The lyophilized earthworms were homogenized individually while in ice in a 1.5 mL centrifuge tube using a 5 mm-wide stainless steel spatula . The homogenized earthworm tissue was then extracted using the two step methanol, water, chloroform tissue extraction protocol . Ice-cold methanol (4 mL/g of earthworm dry weight) and ice cold water (0.85 mL/g of earthworm dry weight) were added to the tissue and vortexed for 15 seconds using a VX 100 vortexer (Labnet, NJ, USA). Chloroform (4 mL/g of earthworm dry weight) and water (2 mL/g of earthworm dry weight) were then added and vortexed for 60 seconds. The samples were then kept on ice for 10 minutes to allow partitioning between the polar and non-polar layers. The tissue mixture was centrifuged for 10 minutes at 12,000 rpm (~11, 000 g) using an International Equipment Company 21000 centrifuge (Fisher Scientific, Whitby, ON, Canada). The upper polar layer and the bottom non-polar layer were removed carefully into a 1.5 mL centrifuge tube and a 1.8 mL glass vial, respectively. Previous studies have reported that the polar fraction is more informative than the non-polar fraction regarding the metabolic perturbations of E. fetida in response to phenanthrene exposure using 1H NMR metabolomics [25,41]. Preliminary analysis of the non-polar fraction using high-resolution mass spectrometry (MS) did not detect any significant fluctuations in the lipid metabolic profile. Therefore, for a rapid and consistent analysis of the metabolic response of E. fetida to PFAA exposure, only the polar fraction was analyzed in this study. The polar fraction was dried under a constant nitrogen flow and was then reconstituted in 750 μL of a 0.2 M monobasic sodium phosphate buffer solution (NaH2PO4·2H2O; 99.3%; Fisher Chemicals, Whitby, ON, Canada) containing 0.1% (w/v) sodium azide (99.5% purity; Sigma Aldrich, Oakville, ON, Canada) as a preservative . Buffer solution was made with D2O (99.9% purity, Cambridge Isotope Laboratories, Andover, MA, USA) and adjusted to a pD of 7.4 using NaOD (30% w/w in 99.5% D2O; Cambridge Isotope Laboratories Inc., Andover, MA, USA). The buffer solution also contained 10 mg/L of 2,2-dimethyl-2-silapentane-5-sulfonate sodium salt (DSS; 97%, Sigma Aldrich, Oakville, ON, Canada) as an internal standard [33,37]. The extract was vortexed for 30 seconds and, then, centrifuged at 12,000 rpm (~11,000 × g) for 10 minutes, and the supernatant was transferred into a new 1.5 mL centrifuge tube. Samples were then transferred into 5 mm High Throughputplus NMR tubes (Norell Inc., NJ, USA) for 1H-NMR analysis.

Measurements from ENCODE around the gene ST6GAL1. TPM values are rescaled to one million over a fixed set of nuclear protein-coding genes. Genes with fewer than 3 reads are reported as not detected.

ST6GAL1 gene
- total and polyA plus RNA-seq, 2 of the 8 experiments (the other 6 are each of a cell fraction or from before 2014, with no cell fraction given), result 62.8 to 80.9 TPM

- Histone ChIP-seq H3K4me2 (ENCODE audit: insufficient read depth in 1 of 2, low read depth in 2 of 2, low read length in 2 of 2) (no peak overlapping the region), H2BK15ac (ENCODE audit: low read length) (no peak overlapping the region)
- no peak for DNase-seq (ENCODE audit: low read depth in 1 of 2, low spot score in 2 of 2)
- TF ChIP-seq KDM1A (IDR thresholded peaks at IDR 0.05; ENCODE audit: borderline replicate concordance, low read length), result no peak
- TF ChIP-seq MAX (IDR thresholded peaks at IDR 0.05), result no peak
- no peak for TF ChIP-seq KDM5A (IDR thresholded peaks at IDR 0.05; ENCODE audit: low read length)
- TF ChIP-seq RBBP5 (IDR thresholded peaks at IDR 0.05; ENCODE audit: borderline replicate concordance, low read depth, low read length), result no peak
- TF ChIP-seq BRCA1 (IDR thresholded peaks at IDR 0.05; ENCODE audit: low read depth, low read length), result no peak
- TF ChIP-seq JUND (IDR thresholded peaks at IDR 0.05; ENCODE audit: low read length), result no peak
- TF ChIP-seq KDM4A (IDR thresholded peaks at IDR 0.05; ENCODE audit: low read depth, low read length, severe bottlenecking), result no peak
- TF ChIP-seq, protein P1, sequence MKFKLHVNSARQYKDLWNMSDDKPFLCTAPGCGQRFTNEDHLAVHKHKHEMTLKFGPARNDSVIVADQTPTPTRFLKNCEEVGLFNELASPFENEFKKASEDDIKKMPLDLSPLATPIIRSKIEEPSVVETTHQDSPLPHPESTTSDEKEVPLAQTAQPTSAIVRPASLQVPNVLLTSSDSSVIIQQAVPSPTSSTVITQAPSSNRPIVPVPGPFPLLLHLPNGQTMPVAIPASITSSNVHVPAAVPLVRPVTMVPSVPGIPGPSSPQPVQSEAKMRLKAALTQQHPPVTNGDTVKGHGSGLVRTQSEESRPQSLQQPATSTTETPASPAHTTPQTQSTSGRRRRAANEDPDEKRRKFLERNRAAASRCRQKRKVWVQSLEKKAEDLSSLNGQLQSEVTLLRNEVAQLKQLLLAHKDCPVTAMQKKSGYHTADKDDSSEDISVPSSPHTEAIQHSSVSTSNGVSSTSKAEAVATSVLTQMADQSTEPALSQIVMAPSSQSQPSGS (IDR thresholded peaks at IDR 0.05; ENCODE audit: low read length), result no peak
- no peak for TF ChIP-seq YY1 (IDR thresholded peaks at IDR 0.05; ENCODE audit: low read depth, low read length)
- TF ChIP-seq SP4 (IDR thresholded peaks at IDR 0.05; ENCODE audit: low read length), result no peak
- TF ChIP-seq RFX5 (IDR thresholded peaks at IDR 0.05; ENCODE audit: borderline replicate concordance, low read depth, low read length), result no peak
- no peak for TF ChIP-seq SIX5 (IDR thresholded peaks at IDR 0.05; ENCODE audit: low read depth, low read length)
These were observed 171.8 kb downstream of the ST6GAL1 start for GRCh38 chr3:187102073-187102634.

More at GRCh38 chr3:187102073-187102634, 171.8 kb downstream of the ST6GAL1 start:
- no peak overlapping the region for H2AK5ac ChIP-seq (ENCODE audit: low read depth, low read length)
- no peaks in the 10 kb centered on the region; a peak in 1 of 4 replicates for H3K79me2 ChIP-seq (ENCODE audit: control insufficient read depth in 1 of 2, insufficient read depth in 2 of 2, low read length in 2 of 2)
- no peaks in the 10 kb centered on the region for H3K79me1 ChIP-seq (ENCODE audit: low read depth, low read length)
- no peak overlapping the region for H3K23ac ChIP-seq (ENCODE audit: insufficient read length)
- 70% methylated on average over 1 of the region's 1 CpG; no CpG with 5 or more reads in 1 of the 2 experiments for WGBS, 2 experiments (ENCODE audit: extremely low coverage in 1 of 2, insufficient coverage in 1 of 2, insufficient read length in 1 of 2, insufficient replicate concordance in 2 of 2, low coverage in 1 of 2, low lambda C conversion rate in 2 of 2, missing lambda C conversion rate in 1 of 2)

3.3. 1H-NMR Spectroscopy